Those of a delicate disposition are urged to look away now… Have they gone? Right then.
There is little doubt that the thrill of the transgressive has played no small part in the success of The Vagina Monologues. Written by Eve Ensler (b.1953), it’s an unashamedly feminist performance piece based on a series of formal and informal interviews conducted by Ensler in 1996, although it has been revised several times since.
The Vagina Monologues are exactly what they say on the tin: a series of monologues delivered by a group of women typically seated in a semi-circle on the stage facing the audience, and stepping to centre-stage when it is their turn to speak. The Monologues are centred largely around a range of sexual experiences, both good and bad – Ensler herself is a survivor of sexual violence including childhood sexual abuse. Challenging issues are raised, including rape, sex work, and Female Genital Mutilation. Each year a new monologue is added, usually highlighting a current issue.
Because the play takes the form of a series of monologues, any individual monologue can be omitted without disrupting the overall structure of the performance. This means that different performances contain different monologues, and that different performances are different lengths. The performance that I watched was relatively short, at just over an hour. Beyond that I won’t get too descriptive here, because if you’re curious you can follow the link or search up any of the other versions on YouTube (there are plenty), and if you’re not then you’d probably rather I stopped typing. Although I did warn you.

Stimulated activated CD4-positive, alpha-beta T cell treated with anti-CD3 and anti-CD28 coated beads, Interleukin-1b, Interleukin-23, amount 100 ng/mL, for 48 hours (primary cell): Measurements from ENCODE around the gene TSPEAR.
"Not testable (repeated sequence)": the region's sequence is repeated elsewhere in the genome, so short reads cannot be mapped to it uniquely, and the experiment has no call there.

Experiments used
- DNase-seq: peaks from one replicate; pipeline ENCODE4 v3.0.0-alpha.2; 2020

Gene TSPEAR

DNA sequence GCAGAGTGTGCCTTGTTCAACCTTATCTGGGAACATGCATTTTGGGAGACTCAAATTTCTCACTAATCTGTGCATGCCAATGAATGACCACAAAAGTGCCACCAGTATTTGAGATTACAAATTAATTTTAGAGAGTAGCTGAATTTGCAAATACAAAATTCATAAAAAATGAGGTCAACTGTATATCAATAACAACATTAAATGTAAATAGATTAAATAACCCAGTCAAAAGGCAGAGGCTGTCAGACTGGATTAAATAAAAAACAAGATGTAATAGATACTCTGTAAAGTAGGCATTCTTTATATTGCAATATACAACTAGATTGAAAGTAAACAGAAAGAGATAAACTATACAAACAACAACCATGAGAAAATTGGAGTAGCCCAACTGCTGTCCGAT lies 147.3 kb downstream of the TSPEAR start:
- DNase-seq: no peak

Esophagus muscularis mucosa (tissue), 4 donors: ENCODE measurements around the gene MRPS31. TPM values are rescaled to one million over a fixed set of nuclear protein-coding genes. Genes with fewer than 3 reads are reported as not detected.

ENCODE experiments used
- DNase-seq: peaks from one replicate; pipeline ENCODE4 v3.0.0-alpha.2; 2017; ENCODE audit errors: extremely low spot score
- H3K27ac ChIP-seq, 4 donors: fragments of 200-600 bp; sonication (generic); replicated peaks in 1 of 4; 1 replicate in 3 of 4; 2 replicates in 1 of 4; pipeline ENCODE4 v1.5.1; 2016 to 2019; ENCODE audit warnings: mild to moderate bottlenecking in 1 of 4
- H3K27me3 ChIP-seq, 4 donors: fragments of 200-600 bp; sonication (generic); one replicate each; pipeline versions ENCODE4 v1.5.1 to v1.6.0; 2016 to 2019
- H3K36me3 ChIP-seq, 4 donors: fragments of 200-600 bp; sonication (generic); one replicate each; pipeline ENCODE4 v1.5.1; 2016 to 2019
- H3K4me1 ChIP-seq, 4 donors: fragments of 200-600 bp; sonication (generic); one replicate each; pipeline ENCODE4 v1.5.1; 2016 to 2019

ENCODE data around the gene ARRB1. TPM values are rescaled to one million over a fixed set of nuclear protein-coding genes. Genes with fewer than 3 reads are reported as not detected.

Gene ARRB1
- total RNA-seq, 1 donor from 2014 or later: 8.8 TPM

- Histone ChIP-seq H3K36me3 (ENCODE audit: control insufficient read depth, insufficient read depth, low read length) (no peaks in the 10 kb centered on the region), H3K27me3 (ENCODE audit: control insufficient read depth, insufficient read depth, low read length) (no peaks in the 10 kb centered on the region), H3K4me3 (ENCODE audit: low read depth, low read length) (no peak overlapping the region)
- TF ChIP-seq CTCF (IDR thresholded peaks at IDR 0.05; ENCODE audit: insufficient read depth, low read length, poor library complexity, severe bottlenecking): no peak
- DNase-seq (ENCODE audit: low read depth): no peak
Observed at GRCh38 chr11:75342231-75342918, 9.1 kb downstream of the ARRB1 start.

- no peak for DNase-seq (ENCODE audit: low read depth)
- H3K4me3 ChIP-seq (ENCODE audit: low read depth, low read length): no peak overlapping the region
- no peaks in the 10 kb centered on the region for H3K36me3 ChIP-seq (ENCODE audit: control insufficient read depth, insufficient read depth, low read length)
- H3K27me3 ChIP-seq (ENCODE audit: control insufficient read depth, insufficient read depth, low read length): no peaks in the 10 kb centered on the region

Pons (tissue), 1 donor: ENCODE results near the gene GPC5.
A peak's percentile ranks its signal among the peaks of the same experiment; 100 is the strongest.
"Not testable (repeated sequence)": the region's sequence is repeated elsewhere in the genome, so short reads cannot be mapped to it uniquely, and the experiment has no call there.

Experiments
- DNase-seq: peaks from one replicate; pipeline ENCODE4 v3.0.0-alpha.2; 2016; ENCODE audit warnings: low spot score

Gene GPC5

Several criticisms have been made of the Monologues. Discounting those which centre around vulgarity/sexual content, the most significant boil down to the Monologues being more representative of Second-Wave than Intersectional/Third Wave feminism, and thus increasingly outdated. On my part, my primary criticisms would have to be the use of the word ‘vagina’ as a blanket term for all female genitalia, when in truth the vagina forms only one part of our complex reproductive anatomy; and the strong focus on sexual intercourse. At risk of stating the obvious, sex doesn’t have to be vaginal, and the vagina also performs several other functions. A birth monologue was added a few years ago, but it doesn’t have to stand alone. I’d also love to see more attention and ideally less negativity paid to menstruation. It’s a fact of life, it happens, and yes, a lot of us use tampons because dry and slightly uncomfortable to insert they may be but they’re also undeniably effective.
This notwithstanding, the Monologues are a thought-provoking view, hilarious and heart-wrenching by turn. They’re worth checking out if only so that you can say that you did.
Have you seen The Vagina Monologues? What did you think?